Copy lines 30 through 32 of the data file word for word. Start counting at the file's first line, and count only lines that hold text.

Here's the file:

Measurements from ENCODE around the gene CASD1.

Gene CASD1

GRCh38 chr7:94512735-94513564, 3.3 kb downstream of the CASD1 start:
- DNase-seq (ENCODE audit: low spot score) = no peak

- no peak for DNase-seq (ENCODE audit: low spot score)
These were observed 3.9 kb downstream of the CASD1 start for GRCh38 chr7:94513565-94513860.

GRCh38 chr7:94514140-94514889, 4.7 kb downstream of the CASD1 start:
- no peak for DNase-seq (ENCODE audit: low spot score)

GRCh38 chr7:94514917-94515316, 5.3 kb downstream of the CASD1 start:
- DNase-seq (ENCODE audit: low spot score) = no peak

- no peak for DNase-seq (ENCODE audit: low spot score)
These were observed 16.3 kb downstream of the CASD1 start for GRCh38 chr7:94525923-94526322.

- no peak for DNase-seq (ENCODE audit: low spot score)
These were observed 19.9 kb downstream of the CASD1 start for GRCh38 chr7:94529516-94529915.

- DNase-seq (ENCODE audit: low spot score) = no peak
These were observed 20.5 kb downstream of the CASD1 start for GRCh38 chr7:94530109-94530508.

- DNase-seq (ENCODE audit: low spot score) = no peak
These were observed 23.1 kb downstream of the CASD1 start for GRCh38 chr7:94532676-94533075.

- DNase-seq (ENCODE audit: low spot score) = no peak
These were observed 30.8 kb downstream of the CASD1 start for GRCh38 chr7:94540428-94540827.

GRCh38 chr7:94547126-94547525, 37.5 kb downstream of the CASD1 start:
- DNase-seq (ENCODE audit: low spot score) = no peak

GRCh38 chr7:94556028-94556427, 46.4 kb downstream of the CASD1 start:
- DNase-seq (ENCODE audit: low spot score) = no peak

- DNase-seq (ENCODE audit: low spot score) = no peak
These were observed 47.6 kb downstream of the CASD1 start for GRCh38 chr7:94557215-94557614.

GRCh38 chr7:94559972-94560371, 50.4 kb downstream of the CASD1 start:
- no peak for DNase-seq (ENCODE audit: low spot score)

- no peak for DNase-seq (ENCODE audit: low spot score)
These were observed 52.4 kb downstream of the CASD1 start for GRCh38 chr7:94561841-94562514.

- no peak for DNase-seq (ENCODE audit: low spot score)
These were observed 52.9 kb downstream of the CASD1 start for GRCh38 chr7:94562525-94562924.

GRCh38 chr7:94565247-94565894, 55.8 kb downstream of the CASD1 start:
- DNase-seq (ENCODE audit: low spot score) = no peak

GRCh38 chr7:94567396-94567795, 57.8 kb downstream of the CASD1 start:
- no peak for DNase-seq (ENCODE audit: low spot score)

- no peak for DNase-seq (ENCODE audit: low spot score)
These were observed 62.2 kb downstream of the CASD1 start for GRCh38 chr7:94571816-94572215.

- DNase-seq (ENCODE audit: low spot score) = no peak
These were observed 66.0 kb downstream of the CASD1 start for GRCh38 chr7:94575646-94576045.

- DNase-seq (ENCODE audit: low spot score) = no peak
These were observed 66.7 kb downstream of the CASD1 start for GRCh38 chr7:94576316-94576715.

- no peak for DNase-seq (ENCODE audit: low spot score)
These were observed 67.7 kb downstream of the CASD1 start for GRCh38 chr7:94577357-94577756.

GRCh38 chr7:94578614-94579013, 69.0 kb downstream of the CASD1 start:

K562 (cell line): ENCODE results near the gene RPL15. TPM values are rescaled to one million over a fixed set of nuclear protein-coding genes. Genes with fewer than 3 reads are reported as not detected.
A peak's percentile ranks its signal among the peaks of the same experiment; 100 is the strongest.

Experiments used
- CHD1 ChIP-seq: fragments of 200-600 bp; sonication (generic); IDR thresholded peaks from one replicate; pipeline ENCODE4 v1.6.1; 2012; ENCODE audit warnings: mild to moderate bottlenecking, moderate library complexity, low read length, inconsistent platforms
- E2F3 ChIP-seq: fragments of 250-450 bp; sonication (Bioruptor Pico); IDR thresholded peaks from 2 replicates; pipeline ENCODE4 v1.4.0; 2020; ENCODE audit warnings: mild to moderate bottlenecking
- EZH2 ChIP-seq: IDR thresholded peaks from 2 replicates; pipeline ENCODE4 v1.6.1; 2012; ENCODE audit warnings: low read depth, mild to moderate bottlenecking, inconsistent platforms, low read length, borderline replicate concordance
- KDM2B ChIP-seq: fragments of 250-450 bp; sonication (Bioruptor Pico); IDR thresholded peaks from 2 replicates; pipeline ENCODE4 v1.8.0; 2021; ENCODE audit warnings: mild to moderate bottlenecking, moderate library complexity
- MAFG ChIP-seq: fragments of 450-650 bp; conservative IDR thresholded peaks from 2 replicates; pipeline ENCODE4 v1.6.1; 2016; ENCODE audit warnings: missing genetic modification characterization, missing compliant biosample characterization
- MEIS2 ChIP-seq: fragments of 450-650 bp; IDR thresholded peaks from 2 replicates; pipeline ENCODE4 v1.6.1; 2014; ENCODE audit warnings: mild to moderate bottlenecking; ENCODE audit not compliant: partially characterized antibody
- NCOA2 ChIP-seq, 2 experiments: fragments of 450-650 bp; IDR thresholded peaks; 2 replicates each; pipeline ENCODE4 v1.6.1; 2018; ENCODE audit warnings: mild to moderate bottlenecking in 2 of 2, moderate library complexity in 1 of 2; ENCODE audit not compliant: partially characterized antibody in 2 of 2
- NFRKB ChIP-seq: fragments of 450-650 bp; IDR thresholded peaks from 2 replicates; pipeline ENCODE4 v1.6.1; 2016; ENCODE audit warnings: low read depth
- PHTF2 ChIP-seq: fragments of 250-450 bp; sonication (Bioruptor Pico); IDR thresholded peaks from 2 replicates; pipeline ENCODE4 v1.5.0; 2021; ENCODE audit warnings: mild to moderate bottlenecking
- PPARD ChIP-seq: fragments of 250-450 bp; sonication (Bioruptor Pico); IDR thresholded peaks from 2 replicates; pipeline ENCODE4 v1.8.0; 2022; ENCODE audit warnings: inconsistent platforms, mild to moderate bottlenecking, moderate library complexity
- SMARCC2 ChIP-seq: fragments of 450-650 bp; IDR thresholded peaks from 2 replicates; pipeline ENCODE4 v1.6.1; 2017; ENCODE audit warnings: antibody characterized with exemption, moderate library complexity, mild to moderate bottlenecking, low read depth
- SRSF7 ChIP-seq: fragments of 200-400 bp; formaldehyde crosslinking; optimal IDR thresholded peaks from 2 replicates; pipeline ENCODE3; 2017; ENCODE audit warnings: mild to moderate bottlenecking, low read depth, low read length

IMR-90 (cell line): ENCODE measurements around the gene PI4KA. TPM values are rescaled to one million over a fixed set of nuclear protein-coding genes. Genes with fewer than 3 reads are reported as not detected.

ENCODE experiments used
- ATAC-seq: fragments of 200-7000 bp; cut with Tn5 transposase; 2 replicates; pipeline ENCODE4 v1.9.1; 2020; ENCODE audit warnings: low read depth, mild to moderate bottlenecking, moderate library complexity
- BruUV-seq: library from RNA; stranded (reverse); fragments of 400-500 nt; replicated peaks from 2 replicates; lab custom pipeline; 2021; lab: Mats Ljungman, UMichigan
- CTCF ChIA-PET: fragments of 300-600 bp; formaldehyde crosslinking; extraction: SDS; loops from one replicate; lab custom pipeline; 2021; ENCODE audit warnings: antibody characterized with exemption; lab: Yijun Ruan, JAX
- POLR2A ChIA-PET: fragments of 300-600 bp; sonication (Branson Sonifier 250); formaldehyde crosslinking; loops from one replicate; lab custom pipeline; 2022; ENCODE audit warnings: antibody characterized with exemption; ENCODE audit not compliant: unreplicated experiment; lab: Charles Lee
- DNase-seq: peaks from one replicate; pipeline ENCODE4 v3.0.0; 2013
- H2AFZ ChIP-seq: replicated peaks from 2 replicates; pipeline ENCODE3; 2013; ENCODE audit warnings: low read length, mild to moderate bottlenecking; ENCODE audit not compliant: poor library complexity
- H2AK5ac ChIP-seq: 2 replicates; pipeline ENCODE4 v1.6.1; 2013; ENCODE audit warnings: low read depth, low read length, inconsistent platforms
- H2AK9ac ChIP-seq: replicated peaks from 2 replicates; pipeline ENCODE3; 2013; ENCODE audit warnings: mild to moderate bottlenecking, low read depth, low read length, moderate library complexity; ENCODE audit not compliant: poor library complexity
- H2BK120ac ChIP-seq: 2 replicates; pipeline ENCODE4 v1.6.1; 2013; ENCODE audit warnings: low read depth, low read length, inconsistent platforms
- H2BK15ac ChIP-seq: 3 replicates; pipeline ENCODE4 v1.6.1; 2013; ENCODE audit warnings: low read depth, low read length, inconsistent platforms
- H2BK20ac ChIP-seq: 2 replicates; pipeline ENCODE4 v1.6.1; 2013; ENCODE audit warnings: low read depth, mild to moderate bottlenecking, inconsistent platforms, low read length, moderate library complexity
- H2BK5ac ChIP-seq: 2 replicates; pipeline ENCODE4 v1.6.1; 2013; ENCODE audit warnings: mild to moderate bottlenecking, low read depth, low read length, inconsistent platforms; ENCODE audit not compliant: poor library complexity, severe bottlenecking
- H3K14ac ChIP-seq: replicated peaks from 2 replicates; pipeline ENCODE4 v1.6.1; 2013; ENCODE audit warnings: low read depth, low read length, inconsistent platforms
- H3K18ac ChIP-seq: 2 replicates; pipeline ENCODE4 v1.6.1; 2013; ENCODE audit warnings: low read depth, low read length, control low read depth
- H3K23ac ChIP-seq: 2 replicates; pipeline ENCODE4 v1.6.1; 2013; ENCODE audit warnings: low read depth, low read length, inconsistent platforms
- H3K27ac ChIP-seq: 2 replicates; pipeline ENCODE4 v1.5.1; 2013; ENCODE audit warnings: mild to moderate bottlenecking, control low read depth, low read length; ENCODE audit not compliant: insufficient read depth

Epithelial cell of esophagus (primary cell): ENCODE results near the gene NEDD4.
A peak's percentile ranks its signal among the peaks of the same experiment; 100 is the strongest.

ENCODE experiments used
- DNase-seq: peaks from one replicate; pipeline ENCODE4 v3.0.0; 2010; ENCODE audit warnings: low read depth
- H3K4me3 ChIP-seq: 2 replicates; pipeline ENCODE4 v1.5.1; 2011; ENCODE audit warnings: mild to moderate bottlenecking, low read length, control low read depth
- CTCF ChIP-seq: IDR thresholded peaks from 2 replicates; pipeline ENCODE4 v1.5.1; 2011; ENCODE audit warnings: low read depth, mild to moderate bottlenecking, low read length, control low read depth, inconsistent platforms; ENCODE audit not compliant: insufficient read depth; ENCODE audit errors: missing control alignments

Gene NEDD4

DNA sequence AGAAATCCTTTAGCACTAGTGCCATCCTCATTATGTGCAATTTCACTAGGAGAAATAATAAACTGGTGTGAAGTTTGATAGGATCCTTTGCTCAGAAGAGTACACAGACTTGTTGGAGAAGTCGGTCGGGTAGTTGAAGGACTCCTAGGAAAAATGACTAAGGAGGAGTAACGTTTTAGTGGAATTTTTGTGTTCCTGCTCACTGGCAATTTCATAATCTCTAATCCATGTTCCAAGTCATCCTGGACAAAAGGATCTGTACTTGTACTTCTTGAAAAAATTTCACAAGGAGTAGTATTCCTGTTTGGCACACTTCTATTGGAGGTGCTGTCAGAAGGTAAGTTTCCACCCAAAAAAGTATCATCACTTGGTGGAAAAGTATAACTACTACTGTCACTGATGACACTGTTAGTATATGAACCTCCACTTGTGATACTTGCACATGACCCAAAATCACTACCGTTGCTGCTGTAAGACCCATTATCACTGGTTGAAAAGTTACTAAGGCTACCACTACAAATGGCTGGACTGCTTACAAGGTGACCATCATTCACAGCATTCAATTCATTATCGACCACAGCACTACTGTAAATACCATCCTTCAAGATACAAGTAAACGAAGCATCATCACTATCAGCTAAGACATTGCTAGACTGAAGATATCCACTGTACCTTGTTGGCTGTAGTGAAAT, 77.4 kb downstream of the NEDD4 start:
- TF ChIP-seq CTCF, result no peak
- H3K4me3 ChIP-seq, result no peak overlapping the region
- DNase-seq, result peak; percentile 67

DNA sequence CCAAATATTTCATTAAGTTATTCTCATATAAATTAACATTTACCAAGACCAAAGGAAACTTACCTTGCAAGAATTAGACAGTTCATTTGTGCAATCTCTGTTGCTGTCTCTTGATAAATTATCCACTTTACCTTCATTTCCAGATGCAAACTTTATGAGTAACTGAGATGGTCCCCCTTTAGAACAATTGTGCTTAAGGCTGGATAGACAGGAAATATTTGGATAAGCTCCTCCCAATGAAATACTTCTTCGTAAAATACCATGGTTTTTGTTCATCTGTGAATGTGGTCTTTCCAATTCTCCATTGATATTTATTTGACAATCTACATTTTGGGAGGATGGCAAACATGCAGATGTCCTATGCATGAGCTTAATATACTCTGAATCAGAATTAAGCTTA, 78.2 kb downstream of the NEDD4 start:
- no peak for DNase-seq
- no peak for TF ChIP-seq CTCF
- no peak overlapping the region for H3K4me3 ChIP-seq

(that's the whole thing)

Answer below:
These were observed 52.4 kb downstream of the CASD1 start for GRCh38 chr7:94561841-94562514.

- no peak for DNase-seq (ENCODE audit: low spot score)
These were observed 52.9 kb downstream of the CASD1 start for GRCh38 chr7:94562525-94562924.